SNYDERS:  Well, I talked to one Republican strategist who said off the record, or anonymously, that she does raise a few eyebrows within the GOP establishment. 

On one hand, like we said, she does a great job of rallying the base and getting a lot of money to pour in.  On the other hand, she does have a detrimental effect on the credibility of the GOP. 

You know, some of her positions aren‘t necessarily that crazy.  For instance, scrutiny on the bailouts, or wanting to have more accountability in the Federal Reserve.  But those positions are compromised when they come from a person who‘s accusing the president of being anti-American and so forth. 

So, the Tea Party appearance in February 4th in Nashville, I think it‘s somewhat unsurprising because her and Palin are kind of cut from the same cloth. 

SCHULTZ:  Yes.  She has always—you know, Matt, she has always played the victim to the media.  She‘s always blamed the liberal media. 

I understand that she would not do an interview with “The New York Times,” and you were not allowed to interview her.  You had to submit questions. 

Is that correct?  And how did you feel about that?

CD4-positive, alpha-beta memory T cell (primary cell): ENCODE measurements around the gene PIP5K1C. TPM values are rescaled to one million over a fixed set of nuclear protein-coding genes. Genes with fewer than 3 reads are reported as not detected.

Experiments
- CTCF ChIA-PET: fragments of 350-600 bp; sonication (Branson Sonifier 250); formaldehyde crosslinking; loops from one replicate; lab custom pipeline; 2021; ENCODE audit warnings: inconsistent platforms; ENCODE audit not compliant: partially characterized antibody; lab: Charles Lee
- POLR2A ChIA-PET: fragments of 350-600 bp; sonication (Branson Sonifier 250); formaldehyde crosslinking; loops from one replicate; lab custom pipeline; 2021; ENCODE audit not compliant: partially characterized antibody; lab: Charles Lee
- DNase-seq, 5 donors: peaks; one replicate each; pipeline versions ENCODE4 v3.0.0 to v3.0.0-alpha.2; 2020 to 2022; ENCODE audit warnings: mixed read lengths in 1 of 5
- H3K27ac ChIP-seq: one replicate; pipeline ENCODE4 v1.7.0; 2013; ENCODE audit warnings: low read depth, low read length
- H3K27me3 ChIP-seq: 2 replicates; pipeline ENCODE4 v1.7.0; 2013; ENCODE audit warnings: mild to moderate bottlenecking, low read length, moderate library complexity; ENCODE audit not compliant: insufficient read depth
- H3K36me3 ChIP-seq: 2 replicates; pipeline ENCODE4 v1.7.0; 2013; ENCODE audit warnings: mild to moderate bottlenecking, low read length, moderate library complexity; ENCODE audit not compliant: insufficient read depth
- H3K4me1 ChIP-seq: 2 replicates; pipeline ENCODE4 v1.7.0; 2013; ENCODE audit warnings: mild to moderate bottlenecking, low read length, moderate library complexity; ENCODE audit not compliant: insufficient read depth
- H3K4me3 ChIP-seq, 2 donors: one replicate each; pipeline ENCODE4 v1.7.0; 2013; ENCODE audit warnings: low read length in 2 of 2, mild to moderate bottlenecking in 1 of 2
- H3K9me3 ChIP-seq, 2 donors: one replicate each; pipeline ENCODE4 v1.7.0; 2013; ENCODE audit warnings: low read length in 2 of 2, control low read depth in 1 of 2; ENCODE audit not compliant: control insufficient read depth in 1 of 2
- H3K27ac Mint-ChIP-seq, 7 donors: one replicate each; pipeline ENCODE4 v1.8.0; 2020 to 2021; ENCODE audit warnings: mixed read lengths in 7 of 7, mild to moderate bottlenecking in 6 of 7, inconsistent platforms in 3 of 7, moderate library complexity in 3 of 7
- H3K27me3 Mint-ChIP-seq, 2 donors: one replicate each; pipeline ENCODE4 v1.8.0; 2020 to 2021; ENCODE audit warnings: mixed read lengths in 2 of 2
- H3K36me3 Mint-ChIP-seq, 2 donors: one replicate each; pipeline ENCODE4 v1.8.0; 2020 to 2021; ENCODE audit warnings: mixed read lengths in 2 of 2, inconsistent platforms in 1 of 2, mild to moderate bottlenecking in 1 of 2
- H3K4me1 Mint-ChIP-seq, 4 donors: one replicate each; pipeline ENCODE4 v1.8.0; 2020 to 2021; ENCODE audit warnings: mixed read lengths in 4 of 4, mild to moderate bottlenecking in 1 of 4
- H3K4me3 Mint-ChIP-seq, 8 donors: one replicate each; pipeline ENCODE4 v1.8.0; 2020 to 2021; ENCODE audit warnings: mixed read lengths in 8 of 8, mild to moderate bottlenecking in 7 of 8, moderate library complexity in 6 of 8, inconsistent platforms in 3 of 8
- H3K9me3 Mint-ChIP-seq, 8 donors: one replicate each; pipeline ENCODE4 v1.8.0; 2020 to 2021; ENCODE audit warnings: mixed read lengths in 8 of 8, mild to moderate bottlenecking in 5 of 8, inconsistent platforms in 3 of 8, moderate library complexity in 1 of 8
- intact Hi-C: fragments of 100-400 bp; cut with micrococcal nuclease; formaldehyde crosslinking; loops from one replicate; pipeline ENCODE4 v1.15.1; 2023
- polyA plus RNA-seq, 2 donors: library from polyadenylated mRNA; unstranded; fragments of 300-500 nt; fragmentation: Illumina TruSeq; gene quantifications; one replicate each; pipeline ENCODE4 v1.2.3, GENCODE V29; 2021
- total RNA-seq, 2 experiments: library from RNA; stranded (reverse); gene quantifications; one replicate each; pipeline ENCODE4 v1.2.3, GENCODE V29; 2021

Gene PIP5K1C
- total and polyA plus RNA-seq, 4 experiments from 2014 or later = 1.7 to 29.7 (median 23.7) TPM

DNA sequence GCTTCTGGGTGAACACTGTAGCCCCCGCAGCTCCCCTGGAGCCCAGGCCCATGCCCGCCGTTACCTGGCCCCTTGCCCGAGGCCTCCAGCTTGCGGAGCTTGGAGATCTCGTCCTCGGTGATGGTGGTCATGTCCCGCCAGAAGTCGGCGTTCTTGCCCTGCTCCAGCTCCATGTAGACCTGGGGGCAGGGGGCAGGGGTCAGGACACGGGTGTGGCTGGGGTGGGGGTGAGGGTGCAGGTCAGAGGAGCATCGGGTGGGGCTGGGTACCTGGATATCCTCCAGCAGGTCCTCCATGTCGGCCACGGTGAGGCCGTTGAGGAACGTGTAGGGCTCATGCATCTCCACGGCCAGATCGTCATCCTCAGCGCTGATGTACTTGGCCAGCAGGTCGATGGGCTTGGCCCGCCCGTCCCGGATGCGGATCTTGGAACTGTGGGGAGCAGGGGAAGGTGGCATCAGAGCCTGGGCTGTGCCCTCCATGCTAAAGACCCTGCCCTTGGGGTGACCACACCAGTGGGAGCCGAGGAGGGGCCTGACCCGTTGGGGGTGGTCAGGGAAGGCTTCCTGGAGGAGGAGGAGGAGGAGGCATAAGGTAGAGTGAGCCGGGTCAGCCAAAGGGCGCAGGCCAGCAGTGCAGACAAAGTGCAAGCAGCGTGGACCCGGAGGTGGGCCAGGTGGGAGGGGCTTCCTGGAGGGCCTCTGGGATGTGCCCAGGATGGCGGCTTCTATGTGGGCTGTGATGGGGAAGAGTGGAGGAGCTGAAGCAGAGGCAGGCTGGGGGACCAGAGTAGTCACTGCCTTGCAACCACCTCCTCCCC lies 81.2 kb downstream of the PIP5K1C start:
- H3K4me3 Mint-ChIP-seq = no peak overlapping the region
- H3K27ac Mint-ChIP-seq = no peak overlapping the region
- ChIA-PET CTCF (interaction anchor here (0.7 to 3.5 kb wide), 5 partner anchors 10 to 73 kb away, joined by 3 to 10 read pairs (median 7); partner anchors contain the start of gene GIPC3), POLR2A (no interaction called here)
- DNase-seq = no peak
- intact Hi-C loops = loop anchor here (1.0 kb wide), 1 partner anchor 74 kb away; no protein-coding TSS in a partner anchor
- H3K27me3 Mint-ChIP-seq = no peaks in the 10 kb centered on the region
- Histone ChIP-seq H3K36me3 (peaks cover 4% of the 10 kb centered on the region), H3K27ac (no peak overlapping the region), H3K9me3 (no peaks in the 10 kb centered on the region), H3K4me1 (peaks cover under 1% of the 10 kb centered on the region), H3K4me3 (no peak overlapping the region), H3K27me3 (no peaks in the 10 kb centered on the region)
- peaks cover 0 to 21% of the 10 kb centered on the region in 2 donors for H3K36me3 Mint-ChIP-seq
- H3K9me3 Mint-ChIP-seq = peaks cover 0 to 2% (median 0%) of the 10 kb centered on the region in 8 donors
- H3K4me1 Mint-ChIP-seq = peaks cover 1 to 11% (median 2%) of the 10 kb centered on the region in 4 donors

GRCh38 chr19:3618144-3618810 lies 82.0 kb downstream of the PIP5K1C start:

SNYDERS:  It was obviously disappointing, but we figured it was better than nothing.  She wanted an e-mail format, a Q&A format, and so we went that route. 

And, you know, obviously she‘s prone to making gaffes and saying very outlandish and factually dubious claims, so I think she wanted to parse through each question and make sure she gave a measured answer.  So, how she approaches the print media and how she approaches the mass media is very different. 

SCHULTZ:  Matt Snyders, good to have you with us tonight.  Thanks so much. 

It is just one congressional district that obviously we‘re going to be paying attention to a year from now. 

Maryland Congressman Chris Van Hollen joins us tonight.  He is the chairman of the DCCC, and he‘s got a smile on his face because Michele Bachmann‘s opponents raise money. 

She‘s definitely a live wire that gets attention.  Is this good or bad for your party?  What do you think, Chris?

REP. CHRIS VAN HOLLEN (D), DCCC CHAIRMAN:  Well, Ed, she is a lightening rod, which means that the people who are running against her will be able to raise lots of money.  But more importantly, her voice and that of others on the far right have essentially hijacked the Republican Party.  They have become the spokesmen and women for the Republican Party. 

You‘ve got Michele Bachmann, a member of Congress.  You‘ve got Glenn Beck.  You‘ve got Rush Limbaugh. 

Essentially, those voices have taken over and dominated the Republican Party to the point that they represent the views of the party because you don‘t have leadership, Republican leaders in Congress, challenging them.  They allow these remarks to go unchallenged.  They endorse them, in many cases.

And if you want to try and capture the Independent voter, that‘s not the way to do it, because Independent voters do not want ideologues, they do not want purity tests.  They want problem solvers.  And that kind of rhetoric makes it very clear that that‘s not a party of problem solvers.